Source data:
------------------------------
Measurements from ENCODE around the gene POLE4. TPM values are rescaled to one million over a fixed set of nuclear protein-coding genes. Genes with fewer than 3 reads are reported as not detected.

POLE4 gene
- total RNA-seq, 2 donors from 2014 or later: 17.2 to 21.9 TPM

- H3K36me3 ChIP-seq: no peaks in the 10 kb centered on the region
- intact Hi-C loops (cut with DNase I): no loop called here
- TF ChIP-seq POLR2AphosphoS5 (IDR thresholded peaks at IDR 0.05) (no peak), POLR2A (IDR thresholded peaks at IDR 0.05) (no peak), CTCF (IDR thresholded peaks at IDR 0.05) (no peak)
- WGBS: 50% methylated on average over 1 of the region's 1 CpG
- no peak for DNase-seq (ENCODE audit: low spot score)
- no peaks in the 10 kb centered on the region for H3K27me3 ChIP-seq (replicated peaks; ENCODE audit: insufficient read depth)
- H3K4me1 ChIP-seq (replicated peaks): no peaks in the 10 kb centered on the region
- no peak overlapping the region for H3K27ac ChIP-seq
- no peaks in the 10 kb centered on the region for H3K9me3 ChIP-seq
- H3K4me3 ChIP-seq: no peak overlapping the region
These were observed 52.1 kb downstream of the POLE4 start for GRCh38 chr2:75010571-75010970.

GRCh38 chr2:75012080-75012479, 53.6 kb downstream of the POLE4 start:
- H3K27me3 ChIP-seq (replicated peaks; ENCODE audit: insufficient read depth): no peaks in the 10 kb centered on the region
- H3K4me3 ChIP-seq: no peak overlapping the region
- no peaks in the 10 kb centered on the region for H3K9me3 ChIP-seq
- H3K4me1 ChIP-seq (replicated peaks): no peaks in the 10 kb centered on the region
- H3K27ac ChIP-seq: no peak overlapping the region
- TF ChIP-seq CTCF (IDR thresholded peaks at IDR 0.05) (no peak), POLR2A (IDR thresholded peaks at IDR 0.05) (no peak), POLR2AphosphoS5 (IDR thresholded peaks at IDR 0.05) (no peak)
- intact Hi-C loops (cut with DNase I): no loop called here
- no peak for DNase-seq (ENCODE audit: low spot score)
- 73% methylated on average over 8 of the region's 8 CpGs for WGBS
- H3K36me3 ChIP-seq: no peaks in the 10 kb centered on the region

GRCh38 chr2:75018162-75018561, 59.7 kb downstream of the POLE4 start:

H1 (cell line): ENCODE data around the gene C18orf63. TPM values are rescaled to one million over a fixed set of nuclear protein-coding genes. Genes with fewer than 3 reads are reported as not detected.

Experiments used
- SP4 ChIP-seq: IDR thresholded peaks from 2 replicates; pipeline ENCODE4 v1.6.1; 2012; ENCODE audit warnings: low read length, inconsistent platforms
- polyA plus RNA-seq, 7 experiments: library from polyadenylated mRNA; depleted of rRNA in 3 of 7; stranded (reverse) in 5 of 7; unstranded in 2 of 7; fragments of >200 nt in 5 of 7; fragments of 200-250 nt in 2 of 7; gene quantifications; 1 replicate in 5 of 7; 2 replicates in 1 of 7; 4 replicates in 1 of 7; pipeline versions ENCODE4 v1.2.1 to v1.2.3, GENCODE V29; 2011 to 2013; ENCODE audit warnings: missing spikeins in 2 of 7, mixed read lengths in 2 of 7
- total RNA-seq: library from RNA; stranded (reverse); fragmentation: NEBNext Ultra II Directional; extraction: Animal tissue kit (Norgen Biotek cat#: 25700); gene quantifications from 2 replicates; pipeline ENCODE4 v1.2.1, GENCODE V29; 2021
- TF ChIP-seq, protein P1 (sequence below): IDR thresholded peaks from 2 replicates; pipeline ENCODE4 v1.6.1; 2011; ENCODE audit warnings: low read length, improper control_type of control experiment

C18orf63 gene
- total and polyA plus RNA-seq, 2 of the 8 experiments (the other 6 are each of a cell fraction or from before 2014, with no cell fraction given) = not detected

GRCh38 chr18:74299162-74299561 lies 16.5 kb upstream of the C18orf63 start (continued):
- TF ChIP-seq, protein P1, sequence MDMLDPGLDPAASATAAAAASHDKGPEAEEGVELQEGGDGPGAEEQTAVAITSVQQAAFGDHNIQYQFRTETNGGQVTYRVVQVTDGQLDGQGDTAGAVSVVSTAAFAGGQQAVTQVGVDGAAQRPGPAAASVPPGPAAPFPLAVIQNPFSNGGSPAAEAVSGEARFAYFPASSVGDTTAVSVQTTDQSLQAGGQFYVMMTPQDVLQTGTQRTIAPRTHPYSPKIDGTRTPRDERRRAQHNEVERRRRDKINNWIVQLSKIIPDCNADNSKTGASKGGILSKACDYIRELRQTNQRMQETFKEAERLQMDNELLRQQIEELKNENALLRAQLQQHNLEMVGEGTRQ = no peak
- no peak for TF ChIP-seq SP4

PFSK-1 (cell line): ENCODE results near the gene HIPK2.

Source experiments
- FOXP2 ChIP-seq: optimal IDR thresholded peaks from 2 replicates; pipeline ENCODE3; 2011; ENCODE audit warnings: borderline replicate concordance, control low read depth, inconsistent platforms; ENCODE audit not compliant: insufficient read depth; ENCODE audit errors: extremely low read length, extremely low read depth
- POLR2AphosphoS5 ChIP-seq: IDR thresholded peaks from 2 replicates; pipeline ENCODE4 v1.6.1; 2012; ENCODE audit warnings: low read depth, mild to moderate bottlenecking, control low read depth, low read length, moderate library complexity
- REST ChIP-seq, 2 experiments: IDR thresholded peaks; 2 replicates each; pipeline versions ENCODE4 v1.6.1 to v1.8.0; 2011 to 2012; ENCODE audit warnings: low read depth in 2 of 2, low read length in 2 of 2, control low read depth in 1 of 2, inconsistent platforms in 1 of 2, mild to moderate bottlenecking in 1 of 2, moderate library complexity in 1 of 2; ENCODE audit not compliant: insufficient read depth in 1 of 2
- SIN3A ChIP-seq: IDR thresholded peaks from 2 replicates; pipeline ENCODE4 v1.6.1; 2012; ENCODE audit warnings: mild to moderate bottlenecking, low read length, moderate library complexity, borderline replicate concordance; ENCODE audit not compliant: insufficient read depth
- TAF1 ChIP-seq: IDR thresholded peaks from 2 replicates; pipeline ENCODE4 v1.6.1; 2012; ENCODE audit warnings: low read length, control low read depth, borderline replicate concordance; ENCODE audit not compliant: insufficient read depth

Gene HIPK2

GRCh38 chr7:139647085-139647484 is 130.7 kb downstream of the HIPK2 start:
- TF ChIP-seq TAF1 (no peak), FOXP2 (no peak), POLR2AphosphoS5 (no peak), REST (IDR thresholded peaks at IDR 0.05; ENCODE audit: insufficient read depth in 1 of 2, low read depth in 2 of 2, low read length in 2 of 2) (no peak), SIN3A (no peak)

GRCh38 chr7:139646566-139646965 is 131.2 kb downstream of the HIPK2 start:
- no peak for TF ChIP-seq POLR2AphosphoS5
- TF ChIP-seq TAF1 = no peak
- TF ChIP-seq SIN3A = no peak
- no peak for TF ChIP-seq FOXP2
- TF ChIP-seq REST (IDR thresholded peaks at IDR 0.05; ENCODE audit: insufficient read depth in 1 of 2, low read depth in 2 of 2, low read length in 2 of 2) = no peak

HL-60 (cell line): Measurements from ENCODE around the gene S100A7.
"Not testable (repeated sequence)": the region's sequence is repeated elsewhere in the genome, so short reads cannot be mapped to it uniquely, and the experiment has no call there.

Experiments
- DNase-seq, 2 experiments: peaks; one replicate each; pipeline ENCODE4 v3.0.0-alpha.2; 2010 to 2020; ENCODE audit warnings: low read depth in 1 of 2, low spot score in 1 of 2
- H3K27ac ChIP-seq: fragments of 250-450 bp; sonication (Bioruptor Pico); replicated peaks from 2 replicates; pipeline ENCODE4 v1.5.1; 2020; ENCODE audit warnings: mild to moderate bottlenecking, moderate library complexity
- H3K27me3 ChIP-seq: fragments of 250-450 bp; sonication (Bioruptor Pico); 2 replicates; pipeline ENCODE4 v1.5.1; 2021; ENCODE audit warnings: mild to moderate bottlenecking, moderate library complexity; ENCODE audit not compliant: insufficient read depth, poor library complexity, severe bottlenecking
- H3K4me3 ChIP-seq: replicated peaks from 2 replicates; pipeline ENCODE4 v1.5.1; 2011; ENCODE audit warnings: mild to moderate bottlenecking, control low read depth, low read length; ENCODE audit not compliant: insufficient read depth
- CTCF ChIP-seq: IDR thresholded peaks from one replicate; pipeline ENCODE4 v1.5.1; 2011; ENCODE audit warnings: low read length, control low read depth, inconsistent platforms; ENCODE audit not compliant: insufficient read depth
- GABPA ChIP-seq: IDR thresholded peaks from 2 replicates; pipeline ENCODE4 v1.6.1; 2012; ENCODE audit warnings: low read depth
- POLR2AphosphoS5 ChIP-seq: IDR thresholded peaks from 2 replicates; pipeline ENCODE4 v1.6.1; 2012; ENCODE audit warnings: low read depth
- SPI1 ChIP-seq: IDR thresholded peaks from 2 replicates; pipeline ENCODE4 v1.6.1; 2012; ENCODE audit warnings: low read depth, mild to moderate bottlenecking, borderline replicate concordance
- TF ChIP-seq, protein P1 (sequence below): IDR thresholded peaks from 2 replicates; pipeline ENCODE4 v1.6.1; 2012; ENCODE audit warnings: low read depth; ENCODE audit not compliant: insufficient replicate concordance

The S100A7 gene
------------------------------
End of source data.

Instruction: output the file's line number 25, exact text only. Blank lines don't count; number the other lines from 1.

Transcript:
- H3K36me3 ChIP-seq: no peaks in the 10 kb centered on the region